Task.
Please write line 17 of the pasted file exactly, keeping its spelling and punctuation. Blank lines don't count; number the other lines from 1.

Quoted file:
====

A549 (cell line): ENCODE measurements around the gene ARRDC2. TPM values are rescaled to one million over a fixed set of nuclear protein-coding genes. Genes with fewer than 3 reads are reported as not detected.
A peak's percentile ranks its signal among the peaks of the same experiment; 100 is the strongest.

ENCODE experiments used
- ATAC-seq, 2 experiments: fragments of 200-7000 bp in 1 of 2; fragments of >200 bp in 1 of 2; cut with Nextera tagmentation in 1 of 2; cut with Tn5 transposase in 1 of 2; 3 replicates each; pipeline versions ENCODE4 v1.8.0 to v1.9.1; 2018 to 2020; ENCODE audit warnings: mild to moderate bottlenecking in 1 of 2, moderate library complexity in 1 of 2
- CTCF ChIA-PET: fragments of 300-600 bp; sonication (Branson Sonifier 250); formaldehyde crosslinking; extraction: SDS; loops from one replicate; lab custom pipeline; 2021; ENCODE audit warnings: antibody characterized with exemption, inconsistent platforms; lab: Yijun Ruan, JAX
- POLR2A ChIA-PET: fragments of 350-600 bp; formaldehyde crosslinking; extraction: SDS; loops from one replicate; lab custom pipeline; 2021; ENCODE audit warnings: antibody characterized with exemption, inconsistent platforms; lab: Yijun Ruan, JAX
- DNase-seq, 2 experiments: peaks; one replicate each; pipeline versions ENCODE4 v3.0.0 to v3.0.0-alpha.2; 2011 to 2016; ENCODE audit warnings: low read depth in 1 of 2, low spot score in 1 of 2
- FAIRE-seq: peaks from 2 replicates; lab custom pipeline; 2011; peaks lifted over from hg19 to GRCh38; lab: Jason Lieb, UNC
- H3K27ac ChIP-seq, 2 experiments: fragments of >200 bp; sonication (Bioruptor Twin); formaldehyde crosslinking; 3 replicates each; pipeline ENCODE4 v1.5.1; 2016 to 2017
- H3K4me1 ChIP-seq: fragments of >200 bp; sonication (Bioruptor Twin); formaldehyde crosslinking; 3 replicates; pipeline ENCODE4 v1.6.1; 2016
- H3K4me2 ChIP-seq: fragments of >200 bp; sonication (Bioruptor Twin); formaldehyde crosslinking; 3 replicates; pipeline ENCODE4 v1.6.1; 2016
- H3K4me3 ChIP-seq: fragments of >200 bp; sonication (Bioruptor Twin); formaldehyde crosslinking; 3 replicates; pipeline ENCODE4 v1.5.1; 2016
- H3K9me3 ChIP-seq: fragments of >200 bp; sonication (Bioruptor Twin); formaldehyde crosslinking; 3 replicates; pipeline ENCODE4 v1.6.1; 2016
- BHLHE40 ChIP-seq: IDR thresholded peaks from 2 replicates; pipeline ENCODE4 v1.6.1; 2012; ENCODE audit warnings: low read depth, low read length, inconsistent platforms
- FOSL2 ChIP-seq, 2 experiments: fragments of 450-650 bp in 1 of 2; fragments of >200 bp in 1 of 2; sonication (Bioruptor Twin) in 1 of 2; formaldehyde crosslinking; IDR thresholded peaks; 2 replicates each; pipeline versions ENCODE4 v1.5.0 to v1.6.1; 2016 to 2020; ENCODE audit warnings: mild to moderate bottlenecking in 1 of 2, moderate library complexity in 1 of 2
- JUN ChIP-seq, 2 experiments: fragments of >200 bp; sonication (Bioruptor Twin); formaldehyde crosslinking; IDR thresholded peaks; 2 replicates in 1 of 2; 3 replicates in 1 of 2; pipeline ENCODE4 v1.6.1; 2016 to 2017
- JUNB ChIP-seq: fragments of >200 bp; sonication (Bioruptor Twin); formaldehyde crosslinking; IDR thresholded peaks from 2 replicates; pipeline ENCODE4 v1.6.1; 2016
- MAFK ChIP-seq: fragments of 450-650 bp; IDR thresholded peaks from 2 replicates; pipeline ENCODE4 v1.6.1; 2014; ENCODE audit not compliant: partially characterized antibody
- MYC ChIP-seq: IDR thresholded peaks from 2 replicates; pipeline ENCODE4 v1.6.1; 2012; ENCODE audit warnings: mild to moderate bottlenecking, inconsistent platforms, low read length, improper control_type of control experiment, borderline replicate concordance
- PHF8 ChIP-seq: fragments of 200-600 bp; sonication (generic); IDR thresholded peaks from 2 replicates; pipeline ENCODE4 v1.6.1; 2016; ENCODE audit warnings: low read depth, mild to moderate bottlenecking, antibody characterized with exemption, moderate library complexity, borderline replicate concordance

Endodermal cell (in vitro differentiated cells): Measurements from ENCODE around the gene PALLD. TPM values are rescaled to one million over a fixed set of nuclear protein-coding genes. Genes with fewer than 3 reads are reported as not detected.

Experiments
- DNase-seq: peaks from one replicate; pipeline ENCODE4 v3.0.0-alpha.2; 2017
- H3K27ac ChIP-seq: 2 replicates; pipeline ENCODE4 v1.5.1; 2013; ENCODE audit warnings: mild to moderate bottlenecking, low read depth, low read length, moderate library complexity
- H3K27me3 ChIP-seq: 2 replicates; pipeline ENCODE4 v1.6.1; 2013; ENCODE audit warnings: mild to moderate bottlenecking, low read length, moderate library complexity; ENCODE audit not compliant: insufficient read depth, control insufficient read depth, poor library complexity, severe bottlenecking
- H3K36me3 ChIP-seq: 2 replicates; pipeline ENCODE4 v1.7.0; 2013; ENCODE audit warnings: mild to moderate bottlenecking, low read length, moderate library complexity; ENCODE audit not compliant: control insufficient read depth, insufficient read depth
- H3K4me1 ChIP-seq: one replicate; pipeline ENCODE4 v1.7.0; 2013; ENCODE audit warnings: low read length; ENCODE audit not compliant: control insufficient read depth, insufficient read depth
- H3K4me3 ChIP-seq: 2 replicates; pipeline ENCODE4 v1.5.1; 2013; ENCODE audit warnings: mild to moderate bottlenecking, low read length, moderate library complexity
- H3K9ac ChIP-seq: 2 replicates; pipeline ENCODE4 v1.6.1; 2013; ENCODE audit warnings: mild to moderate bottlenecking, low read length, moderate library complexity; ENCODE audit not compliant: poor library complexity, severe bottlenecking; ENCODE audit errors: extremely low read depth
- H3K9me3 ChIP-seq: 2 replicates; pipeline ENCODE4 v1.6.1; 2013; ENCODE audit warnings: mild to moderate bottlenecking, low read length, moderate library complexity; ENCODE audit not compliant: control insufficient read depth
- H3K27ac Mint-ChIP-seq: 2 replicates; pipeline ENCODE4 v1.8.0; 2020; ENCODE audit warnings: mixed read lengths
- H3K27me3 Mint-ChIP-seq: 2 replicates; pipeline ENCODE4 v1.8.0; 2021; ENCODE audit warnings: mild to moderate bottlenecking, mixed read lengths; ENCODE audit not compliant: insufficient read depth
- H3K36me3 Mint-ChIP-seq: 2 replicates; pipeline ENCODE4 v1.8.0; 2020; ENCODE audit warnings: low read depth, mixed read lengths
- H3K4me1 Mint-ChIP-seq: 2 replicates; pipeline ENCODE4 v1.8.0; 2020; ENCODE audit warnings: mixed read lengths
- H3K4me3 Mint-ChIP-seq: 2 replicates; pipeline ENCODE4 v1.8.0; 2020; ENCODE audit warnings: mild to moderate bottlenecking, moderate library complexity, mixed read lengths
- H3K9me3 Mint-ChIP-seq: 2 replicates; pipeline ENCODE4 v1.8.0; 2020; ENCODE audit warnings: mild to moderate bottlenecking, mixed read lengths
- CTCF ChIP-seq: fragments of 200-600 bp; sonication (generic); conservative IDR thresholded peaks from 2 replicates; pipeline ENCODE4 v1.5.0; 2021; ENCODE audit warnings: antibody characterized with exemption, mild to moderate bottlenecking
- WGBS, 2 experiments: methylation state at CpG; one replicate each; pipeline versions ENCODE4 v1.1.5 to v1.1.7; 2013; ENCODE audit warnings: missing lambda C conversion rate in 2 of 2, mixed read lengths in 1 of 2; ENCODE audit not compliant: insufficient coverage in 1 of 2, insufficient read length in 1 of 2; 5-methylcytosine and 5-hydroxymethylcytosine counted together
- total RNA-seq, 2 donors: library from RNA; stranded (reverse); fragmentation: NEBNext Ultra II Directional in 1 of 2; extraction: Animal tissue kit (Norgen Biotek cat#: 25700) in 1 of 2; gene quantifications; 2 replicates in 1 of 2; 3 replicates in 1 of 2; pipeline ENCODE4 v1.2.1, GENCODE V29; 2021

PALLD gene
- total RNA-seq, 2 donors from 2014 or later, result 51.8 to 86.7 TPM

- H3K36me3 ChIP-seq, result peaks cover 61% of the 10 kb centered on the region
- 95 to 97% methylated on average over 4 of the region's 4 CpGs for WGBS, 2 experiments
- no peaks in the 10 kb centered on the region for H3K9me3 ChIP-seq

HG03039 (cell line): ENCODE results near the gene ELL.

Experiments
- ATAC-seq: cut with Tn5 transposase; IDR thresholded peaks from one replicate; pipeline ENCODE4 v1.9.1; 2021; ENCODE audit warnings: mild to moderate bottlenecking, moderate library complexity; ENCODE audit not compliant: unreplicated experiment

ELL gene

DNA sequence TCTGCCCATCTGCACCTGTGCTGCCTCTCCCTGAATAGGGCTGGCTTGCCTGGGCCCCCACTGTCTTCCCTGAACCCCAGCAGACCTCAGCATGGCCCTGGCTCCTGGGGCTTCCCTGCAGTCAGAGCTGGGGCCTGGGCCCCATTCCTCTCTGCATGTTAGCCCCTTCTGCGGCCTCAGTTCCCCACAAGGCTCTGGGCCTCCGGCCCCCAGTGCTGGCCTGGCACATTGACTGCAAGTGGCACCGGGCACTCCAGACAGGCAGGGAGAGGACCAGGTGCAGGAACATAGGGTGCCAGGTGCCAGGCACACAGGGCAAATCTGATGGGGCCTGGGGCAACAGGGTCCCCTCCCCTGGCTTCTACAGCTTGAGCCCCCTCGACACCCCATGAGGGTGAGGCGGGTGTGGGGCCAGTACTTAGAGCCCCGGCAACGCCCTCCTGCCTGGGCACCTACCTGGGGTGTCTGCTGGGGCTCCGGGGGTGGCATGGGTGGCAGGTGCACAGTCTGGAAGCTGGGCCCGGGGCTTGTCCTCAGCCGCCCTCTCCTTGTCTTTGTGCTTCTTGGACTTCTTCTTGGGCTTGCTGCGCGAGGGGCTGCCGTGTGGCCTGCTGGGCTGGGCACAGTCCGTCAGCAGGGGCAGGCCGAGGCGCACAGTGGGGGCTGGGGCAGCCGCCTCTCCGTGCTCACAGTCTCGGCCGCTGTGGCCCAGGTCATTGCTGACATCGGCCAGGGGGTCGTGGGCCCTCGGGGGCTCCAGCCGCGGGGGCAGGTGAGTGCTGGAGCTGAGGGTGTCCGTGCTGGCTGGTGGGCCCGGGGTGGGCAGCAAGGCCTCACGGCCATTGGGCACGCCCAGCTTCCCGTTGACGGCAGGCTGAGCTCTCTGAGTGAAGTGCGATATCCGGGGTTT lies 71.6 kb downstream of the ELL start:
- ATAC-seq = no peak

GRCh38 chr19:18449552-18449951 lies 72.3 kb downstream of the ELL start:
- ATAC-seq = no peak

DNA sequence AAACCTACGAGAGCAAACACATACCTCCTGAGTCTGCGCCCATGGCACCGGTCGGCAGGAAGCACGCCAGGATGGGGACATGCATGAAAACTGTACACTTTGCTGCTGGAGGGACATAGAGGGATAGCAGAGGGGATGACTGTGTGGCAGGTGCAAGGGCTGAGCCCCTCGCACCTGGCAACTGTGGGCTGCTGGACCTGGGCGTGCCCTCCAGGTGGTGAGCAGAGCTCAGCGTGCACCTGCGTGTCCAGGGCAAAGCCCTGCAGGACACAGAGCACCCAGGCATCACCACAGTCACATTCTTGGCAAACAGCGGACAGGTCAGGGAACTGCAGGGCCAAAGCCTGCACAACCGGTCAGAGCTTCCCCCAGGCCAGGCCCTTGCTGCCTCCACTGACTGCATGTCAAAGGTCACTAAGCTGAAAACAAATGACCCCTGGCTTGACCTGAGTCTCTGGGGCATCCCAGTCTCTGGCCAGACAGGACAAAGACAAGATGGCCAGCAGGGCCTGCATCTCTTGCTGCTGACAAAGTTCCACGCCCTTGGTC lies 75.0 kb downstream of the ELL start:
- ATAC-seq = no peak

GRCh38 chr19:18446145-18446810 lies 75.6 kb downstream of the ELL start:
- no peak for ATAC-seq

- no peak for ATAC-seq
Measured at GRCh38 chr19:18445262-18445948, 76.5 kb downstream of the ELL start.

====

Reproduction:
- JUNB ChIP-seq: fragments of >200 bp; sonication (Bioruptor Twin); formaldehyde crosslinking; IDR thresholded peaks from 2 replicates; pipeline ENCODE4 v1.6.1; 2016